Today, the world learned of the passing of film and stage director Mike Nichols, known for many great things, among them his 1968 Best Director Oscar for “The Graduate.” Mr. Nichols was also a radio personality – while in school at the University of Chicago in 1952, he became an announcer at WFMT, and was the first host and producer of the station’s Saturday night folk and comedy show “The Midnight Special,” which airs to this day.
One of the other radio legacies that Nichols left was his tongue-twisting test for would-be announcers, which evidently is still used. I was reminded of this test today on Norman Lebrecht’s blog, and felt compelled to say a few things about it. First, though, the test itself. Make sure no one’s around while you try it:
The WFMT announcer’s lot is not a happy one. In addition to uttering the sibilant, mellifluous cadences of such cacophonous sounds as Hans Schmidt-Isserstedt, Carl Schuricht, Nicanor Zabaleta, Hans Knappertsbusch and the Hammerklavier Sonata, he must thread his vocal way through the complications of L’Orchestre de la Suisse Romande, the Concertgebouw Orchestra of Amsterdam, the Leipzig Gewandhaus Orchestra and other complicated nomenclature.
However, it must by no means be assumed that the ability to pronounce L’Orchestre de la Societé des Concerts du Conservatoire de Paris with fluidity and verve outweighs an ease, naturalness and friendliness of delivery when at the omnipresent microphone. For example, when delivering a diatribe concerning Claudia Muzio, Beniamino Gigli, Hetty Plumacher, Giacinto Prandelli, Hilde Rössel-Majdan and Lina Pagliughi, five out of six is good enough if the sixth one is mispronounced plausibly. Jessica Dragonette and Margaret Truman are taken for granted.
Poets, although not such a constant annoyance as polysyllabically named singers, creep in now and then. Of course Dylan Thomas and W.B. Yeats are no great worry. Composers occur almost incessantly, and they range all the way from Albeniz, Alfven and Auric through Wolf-Ferrari and Zeisl.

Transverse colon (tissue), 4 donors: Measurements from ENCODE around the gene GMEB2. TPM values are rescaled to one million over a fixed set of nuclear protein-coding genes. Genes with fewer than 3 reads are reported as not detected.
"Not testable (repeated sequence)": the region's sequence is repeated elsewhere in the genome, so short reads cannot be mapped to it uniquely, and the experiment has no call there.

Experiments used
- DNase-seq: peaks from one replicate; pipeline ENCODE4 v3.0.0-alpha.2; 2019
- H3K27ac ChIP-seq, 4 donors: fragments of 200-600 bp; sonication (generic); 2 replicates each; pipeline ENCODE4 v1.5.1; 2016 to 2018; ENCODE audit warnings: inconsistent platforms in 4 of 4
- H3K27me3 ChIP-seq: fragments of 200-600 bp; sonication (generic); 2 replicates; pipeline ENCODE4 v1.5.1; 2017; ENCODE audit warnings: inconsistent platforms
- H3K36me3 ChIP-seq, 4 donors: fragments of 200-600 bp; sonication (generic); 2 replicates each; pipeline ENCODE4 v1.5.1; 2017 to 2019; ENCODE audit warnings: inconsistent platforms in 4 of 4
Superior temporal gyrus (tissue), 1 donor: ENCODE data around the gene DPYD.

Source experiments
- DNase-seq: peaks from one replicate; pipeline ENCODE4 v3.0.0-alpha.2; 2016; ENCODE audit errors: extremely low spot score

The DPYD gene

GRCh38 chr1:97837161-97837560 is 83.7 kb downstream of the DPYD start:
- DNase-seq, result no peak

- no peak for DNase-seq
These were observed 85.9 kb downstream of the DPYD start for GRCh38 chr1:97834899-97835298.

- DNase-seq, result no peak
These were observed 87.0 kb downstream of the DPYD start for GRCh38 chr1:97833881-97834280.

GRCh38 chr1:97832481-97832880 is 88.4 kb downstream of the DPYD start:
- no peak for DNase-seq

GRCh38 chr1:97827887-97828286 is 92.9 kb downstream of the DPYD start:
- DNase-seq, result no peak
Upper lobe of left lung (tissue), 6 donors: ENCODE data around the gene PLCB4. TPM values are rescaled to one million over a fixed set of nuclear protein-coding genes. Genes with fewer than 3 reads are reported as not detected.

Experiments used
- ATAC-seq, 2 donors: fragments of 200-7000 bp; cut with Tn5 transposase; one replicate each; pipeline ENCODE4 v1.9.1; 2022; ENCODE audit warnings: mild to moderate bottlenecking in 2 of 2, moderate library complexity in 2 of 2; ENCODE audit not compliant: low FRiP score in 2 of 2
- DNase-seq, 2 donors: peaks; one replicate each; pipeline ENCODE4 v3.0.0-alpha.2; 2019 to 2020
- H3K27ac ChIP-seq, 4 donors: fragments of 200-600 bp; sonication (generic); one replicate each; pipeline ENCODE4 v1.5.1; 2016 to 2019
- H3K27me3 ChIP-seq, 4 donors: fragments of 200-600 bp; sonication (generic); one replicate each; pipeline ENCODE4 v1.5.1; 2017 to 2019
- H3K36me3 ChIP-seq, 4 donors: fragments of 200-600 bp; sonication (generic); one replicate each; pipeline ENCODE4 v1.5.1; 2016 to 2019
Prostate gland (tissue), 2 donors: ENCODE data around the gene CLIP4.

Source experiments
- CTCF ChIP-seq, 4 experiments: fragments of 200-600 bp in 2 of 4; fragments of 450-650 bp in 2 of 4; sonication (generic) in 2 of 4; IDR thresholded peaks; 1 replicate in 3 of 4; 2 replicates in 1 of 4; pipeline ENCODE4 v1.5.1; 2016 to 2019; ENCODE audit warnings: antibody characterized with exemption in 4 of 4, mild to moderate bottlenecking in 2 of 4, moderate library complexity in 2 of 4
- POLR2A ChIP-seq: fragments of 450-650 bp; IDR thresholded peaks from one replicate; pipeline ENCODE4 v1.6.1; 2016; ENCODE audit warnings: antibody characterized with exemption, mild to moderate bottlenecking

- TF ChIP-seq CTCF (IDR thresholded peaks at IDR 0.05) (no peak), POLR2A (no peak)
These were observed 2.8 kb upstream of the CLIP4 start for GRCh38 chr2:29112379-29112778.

Let us reiterate that a warm, simple tone of voice is desirable, even when introducing the Bach Cantata “Ich hatte viel Bekümmernis,” or Monteverdi’s opera “L’Incoronazione di Poppea.”
Such then, is the warp and woof of an announcer’s existence “in diesen heil’gen Hallen.”
Yikes. I should point out that as I write this, my screen is lighting up with red underlines – including under the word “polysyllabically,” which offends the WordPress spell check machine as well as my eyes and ears.
This test brings to mind a recent argument I had with David Srebnik, classical music program director at SiriusXM. He runs a Facebook page for classical music radio personnel to chat, and we had a friendly yet slightly testy exchange regarding the pronunciation of classical pianist (and Van Cliburn silver medalist) Beatrice Rana. To summarize, he believed that classical announcers should anglicize Beatrice’s name and pronounce it “Be-a-triss,” whereas I believed that we should preserve the Italian pronunciation (“bay-uh-TREECH-ay”). If you’d like, you can read the whole exchange here.
Despite my strong opinions on the pronunciation of Beatrice Rana’s name, I find the Mike Nichols test to be almost completely irrelevant. If I were looking for potential talent, I would be more interested in finding someone who is passionate about classical music, can tell a great story, and find unique ways to display their personality while drawing the listener in through compelling programming. If they flub a few names along the way, so be it. I would NOT be interested in someone who pronounces things perfectly but whose presentation is flat and stale. And if an announcer scripts breaks as though he or she were reading a college essay, you can be sure that radios will click off far more than they’ll click on.
I would propose that instead of administering the Nichols Test, why not ask a prospective announcer to create an hour-long playlist and script it? Ask them to find a way to tell a compelling story through the pieces and composers they choose, yet still make it accessible to those who may tune in halfway through. As hosts, we’re not just voices that tell you what time it is and what you just heard and are about to hear, we’re storytellers.
Pronunciation and accuracy are important, of course. But it’s just one small piece of the puzzle. Listeners don’t want to feel like they’re guests in some exclusive club. They expect a high level of knowledge but they also expect humility. They don’t want someone to talk to them, but someone to talk with them. If announcers focus on making the personal connection first, a few mispronounced words should be forgiven.
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